Then it was quiet.

I can’t tell you why the planets lined up that day to bring the two of us together in that manner. All I know is that she and the three children in her car survived and so did I. Our vehicles took a beating but we walked away without a scratch, at least physically. Had I been just a hair sooner leaving work, which would have put me just a little farther up the hill, things could have ended very, very differently. Believe me, I’ve played out all of the “other endings” in my mind and none are very attractive.

I always ride with safety gear: full-faced helmet, armored jacket, gloves and riding boots. I have taken the motorcycle safety course. I am always expecting the worst from other drivers when I’m on the road. I KNOW this sport is dangerous. Therefore I treat it with a great deal of respect and try to minimize the risks. But I ask myself; on some days…like this day…does any of that matter? Perhaps my TRAINING did have some impact on the outcome. I was SCANNING the road in front of me which caused me to immediately slow and eventually come to a stop. I did ANALYSE the situation and decide my only course of action initially was to wait until the car’s path became clearer before I acted. I eventually MADE my choice and left the bike in time to avoid being injured. I will always wonder though if I could have done more. Maybe it all comes down to fate. On the other hand, I like to think it just wasn’t my time!
So when I see some of the stunts other motorcyclists pull when out on the road and I see bikers wearing shorts with their passengers in halter tops, or when I see them zipping up between lanes of cars and passing in no-pass zones, it’s obvious to me they haven’t had the close call yet that I just experienced. Perhaps their riding styles would change if they did. Perhaps not. Maybe they believe that “today” isn’t their day. I just have to ask “why ride in a manner that only hastens that day’s arrival?”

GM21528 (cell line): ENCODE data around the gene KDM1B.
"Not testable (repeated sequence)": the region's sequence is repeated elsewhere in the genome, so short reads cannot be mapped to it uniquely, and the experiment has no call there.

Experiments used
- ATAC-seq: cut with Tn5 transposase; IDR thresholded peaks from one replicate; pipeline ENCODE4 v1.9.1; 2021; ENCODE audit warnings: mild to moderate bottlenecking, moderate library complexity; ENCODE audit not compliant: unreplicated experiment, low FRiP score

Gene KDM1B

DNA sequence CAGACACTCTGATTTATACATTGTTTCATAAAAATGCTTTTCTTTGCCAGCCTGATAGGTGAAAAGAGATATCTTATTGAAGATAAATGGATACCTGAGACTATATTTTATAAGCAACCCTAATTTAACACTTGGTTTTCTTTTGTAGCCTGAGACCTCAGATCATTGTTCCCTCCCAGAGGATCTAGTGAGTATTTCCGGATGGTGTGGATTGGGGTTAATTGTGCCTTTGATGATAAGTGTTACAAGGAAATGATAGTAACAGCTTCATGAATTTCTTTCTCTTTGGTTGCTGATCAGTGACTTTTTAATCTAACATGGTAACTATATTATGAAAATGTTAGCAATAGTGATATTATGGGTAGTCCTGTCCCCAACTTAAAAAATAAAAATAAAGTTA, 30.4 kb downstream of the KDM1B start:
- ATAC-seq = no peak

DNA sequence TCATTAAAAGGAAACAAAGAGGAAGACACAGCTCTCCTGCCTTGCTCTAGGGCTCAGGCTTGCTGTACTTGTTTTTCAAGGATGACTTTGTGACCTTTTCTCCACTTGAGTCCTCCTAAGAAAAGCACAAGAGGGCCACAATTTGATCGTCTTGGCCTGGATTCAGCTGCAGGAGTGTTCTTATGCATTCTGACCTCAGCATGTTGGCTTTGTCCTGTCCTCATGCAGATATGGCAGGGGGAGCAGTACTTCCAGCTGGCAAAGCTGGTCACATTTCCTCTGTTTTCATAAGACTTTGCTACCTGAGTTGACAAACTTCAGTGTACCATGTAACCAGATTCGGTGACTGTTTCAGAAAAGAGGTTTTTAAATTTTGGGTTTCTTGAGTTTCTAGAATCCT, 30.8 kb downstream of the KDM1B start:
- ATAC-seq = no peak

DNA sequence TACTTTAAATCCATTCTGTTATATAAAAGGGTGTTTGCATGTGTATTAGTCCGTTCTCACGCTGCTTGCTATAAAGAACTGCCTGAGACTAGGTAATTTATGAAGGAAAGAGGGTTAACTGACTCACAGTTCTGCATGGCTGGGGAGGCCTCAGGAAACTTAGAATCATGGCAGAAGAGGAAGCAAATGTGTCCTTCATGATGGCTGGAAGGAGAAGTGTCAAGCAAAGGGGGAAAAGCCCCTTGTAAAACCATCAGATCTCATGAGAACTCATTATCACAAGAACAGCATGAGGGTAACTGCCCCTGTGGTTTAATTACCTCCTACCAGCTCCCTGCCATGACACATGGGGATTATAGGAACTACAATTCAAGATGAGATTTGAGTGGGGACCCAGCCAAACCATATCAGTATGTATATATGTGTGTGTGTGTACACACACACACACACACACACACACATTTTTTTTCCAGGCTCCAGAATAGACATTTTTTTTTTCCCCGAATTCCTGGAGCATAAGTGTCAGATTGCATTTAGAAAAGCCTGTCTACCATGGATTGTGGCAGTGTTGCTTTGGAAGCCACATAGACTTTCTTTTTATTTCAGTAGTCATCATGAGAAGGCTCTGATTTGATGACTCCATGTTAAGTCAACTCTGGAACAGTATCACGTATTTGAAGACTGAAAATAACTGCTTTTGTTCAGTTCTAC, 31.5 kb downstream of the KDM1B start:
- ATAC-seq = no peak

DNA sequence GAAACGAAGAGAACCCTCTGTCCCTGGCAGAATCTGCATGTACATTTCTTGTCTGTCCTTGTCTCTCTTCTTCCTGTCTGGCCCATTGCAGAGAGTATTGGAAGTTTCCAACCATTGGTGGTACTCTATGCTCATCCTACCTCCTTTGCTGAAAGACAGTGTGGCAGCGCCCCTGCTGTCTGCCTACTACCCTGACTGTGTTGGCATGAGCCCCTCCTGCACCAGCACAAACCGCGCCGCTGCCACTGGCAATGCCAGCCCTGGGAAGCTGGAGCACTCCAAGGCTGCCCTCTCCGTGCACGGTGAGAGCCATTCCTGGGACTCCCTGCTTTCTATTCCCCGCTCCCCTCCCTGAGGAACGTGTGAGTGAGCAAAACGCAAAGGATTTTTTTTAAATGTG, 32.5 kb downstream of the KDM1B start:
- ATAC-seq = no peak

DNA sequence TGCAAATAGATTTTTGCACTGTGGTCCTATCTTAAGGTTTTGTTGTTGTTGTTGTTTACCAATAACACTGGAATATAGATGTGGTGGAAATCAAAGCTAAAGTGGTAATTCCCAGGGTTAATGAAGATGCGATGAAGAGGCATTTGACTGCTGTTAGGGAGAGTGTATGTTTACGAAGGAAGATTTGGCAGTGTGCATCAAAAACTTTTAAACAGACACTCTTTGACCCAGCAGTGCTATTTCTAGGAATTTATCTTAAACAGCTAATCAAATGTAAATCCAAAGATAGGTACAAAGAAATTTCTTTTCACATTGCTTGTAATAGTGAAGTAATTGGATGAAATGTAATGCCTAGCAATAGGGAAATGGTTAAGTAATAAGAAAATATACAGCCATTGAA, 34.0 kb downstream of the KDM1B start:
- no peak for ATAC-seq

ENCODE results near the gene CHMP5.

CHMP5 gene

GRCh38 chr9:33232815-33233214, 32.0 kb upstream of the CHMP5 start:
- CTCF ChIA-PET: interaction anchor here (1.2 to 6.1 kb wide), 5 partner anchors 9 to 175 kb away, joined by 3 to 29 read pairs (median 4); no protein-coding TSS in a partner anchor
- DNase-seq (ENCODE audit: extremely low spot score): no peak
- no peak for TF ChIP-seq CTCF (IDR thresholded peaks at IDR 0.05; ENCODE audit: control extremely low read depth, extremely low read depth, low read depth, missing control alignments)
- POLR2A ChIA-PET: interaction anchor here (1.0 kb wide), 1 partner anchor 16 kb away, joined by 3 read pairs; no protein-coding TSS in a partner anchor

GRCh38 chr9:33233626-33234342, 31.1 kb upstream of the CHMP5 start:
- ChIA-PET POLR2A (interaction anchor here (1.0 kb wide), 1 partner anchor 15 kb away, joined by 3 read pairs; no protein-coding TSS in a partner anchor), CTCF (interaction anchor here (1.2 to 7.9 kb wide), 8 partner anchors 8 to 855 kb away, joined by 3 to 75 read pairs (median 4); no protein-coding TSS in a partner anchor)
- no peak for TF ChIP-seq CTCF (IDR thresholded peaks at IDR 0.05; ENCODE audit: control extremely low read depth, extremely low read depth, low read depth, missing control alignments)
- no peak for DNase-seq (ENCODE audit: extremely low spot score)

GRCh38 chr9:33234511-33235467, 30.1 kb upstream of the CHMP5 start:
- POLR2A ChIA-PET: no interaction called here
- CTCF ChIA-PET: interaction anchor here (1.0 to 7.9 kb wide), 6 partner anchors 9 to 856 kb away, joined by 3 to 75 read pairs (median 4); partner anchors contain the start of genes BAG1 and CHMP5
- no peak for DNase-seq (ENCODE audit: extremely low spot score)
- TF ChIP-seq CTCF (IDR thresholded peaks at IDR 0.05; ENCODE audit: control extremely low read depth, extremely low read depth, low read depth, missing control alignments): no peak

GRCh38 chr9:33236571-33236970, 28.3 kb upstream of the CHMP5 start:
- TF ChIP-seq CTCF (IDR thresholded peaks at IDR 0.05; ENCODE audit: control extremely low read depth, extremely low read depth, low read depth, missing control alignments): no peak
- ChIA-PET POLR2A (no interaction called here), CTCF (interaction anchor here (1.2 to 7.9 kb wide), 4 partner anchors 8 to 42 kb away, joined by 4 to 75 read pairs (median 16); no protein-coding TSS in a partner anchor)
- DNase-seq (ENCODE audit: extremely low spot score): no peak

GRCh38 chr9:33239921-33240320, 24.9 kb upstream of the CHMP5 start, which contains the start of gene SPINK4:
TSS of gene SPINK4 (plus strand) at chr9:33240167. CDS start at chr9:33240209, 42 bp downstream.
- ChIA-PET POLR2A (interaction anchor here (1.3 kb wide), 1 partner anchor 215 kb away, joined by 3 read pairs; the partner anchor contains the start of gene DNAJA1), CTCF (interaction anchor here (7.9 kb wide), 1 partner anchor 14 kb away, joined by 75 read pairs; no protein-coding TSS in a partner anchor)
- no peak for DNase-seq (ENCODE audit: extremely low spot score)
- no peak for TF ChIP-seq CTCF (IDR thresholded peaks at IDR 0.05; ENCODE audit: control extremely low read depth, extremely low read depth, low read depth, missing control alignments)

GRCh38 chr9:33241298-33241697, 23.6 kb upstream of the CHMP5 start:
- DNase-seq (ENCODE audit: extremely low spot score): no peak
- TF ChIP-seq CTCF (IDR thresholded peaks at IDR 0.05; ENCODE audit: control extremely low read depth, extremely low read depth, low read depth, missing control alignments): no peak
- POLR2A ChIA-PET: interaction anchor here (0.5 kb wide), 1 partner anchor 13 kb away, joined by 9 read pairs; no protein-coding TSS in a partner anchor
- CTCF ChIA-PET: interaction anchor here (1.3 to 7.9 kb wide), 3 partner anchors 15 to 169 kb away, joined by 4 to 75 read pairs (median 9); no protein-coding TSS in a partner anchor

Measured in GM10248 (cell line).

Life is short. Life is wonderful. I ride a motorcycle because I like to live. Living is riding. Riding is living. Just be smart about it.

As I’ve said in the past, you never know what’s gonna happen on the road out there.  I’m glad everyone involved in this accident was OK.  It could have ended much worse.

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One Comment on “Robinson Hill Road – Guest post by a co-worker”

  1. Missourimike says:

    Glad the story had a “happy ending”, in that everyone walked away OK.
    I’ve had a motorcycle license for over 50yrs and it’s been almost that long since I had “my accident” with the woman who turned in front of me. Two weeks later, I’m out of the hospital and much wiser and careful. I haven’t had a car make that same turn in front of me for a couple days now. Only one in hundreds, over the years. What I do now is drive defensively, always looking for an “escape route”, knowing what I’m going to do in a second. Watching the driver’s face, if possible, and anticipating what they will do, at their worst. With having taken a Police Driving course, I can tell what the other car/vehicle will do, before it does it!
    And I take it slow and easy for most all road conditions. My motto is “The slower the pace, the longer the Ride and Life”. But not all bikers are out there for relaxation, many for the thrill of the ride and the speed. That’s OK. Just another way to eliminate the idiots from the “gene pool”.